“The QEPrize winners are incredible figures who are respected throughout the world, and to be able to create a lasting award recognising their achievement has proved to be incredibly inspiring to our entrants. I think Create the Trophy is a marvellous opportunity to Introduce young people to the challenges and opportunities of a career in modern engineering.”


About the judging panel

Sir Ian Blatchford is chair of the judging panel and Director and Chief Executive of the Science Museum Group. The Group includes the National Railway Museum in York and Shildon; the Museum of Science & Industry; and the National Media Museum in Bradford. The Science Museum Group plays a vital role in helping to inspire the next generation of scientists and engineers, showcasing the best of British research and providing accessible and inspiring exhibitions and events for both adults and children. He was appointed a Knight Bachelor in the 2019 New Year Honours for services to Cultural Education.

Roma Agrawal is a structural engineer at AECOM. Previously, she worked as design manager at Interserve, and was a senior structural engineer on the Shard in London. Roma was awarded the ‘Diamond Award for Engineering Excellence’ by the Association for Consultancy and Engineering and ‘Young Structural Engineer of the Year’ by the Institution of Structural Engineers. Roma is an advocate of engineering, scientific, and technical careers to young people.

Roma’s message to the 2021 entrants: “My advice to young designers excited about entering the competition is to have a lot of fun. There are so many different possibilities – you can really push the boundaries of the different shapes and materials that are there.,

Zoe Laughlin is the co-founder and Director of the Institute of Making. She is an artist, maker, presenter, and materials expert exploring the engineering, science, design, and craft of ‘stuff’. She earned a PhD in Material Science in the Department of Engineering at King’s College London in 2010, and works at the interface of the science, art, craft and design of materials.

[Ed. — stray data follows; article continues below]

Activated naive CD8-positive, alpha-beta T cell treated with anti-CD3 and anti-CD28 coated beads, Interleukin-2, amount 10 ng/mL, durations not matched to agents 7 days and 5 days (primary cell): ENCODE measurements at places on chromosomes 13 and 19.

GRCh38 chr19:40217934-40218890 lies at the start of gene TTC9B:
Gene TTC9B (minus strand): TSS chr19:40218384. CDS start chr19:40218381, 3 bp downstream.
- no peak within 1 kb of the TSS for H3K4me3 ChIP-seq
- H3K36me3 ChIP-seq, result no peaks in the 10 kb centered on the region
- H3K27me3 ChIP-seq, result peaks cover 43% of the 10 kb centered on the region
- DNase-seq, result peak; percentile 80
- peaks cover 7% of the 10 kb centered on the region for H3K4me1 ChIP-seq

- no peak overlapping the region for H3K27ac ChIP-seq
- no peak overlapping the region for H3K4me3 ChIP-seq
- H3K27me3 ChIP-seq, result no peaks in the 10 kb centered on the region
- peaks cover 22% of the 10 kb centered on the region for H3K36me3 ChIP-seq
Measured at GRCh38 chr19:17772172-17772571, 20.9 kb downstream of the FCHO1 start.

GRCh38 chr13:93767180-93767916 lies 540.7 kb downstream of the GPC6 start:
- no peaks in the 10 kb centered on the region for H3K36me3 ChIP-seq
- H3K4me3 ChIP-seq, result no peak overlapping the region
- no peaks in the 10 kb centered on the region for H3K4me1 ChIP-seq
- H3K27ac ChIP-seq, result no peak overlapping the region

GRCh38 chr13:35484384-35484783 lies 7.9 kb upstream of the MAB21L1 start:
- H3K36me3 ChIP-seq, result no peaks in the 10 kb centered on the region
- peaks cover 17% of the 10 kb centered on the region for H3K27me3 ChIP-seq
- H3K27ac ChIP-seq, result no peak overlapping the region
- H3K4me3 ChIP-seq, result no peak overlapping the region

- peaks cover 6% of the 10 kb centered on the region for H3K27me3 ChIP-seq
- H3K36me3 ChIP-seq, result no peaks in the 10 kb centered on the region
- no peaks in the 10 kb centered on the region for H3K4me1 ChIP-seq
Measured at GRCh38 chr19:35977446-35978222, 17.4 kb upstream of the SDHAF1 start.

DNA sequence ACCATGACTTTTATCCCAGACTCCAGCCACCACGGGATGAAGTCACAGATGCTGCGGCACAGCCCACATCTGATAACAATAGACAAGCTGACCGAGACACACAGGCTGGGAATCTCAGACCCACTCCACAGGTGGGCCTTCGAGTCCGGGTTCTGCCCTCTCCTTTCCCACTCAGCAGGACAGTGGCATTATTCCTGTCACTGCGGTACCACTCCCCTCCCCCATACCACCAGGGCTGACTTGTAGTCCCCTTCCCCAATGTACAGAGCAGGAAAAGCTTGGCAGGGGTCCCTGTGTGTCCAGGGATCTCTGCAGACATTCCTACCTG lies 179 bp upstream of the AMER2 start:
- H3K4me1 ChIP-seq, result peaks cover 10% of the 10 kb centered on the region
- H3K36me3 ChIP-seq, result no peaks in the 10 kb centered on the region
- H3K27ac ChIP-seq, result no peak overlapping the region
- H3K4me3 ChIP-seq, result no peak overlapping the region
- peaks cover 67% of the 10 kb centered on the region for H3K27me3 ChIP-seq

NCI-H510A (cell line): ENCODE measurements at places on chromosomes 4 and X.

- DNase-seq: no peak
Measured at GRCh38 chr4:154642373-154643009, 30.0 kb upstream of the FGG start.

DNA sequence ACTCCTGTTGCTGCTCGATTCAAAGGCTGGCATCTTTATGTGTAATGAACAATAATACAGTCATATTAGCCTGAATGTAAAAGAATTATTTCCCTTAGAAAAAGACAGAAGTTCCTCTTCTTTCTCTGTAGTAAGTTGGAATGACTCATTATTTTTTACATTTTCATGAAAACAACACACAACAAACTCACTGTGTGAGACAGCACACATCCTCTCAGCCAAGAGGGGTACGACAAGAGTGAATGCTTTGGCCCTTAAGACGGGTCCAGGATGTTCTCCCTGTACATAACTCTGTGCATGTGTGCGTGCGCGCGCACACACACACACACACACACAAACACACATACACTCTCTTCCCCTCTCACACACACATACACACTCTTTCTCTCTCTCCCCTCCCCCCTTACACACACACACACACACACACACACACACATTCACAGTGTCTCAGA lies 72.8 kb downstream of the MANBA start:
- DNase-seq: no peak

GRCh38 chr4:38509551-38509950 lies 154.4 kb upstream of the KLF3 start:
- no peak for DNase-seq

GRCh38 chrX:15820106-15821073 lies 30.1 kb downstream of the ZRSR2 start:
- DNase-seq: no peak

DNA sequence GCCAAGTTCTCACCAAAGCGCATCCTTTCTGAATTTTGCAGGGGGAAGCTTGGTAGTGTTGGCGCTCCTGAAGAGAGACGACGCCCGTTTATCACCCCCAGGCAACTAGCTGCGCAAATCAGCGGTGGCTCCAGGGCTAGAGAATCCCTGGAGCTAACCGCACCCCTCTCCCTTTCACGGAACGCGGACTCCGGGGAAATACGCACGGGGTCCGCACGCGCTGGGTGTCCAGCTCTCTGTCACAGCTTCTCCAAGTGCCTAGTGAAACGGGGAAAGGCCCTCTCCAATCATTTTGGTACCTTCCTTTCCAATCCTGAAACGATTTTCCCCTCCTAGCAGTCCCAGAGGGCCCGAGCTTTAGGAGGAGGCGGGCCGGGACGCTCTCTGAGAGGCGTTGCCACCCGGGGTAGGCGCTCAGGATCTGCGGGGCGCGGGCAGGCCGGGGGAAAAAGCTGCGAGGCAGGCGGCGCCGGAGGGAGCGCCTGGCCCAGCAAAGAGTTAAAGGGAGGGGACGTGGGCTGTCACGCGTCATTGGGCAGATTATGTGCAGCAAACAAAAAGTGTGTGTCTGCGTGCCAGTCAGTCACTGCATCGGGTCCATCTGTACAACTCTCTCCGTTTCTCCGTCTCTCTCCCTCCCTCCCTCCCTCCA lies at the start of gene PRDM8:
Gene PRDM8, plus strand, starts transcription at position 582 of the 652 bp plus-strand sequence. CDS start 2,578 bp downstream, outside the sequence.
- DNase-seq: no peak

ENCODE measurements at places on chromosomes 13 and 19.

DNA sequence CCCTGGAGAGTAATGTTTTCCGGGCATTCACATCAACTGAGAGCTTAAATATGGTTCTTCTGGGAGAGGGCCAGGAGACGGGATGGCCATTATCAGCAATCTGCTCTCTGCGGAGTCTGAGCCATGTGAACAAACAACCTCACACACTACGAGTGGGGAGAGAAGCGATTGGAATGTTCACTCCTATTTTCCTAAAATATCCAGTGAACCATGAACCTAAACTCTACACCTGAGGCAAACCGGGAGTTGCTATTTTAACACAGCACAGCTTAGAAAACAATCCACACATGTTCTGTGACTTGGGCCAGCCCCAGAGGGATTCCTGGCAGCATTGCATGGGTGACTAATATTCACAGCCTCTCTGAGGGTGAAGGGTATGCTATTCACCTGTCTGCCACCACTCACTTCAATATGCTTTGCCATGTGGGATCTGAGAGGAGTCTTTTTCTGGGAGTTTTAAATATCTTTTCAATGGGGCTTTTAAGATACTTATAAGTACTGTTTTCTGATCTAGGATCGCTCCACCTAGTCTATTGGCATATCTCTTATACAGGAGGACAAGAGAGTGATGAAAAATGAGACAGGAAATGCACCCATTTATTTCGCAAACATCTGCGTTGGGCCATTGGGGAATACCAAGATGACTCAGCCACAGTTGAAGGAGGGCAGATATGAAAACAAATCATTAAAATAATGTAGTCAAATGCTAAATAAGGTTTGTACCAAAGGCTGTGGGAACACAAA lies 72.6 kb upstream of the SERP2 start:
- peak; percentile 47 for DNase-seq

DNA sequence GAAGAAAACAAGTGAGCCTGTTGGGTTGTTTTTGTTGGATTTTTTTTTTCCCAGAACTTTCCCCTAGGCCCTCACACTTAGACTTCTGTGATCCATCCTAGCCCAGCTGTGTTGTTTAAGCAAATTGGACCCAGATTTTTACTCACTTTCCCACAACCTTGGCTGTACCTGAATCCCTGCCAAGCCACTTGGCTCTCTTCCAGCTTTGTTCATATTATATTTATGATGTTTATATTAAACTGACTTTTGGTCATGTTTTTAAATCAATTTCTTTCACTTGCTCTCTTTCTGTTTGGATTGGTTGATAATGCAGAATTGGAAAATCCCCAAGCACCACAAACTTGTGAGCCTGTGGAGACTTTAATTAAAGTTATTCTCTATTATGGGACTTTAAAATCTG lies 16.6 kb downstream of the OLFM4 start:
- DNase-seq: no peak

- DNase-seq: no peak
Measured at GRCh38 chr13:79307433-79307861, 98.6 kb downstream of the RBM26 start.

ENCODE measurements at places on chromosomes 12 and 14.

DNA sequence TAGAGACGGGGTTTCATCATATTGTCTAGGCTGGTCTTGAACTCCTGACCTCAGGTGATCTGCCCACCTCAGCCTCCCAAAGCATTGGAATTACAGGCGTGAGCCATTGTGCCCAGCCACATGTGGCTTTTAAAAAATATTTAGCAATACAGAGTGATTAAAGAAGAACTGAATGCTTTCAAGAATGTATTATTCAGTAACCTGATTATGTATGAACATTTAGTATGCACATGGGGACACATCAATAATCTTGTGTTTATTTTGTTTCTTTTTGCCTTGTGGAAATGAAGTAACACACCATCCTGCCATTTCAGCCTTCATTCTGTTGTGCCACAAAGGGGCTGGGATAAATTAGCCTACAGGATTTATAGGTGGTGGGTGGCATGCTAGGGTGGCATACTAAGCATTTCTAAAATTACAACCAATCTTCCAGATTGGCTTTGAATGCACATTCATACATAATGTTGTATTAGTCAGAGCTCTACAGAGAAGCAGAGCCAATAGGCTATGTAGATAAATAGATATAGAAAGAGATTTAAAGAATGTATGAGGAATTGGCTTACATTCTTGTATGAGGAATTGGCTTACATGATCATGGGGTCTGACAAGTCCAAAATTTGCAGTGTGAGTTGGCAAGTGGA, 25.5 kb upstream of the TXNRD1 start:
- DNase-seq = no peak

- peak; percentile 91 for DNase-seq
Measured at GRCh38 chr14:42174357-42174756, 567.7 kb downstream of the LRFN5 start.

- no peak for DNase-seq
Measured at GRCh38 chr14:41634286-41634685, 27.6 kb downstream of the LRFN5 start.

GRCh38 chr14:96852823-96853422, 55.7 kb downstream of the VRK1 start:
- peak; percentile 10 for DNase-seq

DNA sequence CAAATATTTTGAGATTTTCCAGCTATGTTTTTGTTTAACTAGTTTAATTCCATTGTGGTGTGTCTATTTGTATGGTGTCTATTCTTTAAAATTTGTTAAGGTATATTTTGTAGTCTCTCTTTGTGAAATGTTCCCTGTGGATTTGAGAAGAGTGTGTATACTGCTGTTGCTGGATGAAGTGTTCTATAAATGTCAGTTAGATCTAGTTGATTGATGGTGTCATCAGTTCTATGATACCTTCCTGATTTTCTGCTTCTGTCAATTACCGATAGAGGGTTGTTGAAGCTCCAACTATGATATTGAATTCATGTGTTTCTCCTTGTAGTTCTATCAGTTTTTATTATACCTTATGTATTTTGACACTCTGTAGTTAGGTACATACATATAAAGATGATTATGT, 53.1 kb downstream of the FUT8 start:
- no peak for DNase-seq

Zoe’s message to the 2021 entrants: “Think of the form itself and then think about its proportions and how it might stand and what it might stand on. Then think about what the app is wanting you to do – it wants you to make certain shapes but how can you insert yourself in that? Rather than let the tool tell you what to make, what you can tell the tool to do?”

Rebeca Ramos is an architect, designer and producer with international experience in a broad range of architectural and creative projects. She is best known for her work at Heatherwick Studios where she worked on projects including Pier 55 in New York City, USA and Google Kings Cross in London, UK.

Rebeca’s message to the 2021 entrants: “Really think about your idea and be unafraid to try different ways of achieving it. Design is not usually a one solution or one attempt process – it takes trial and error. The more you do it, the more you start understanding what the right solution for your idea might be. It doesn’t have to be the traditional trophy shape. Take inspiration from nature or something that you love and test some ideas to see what comes out of it.”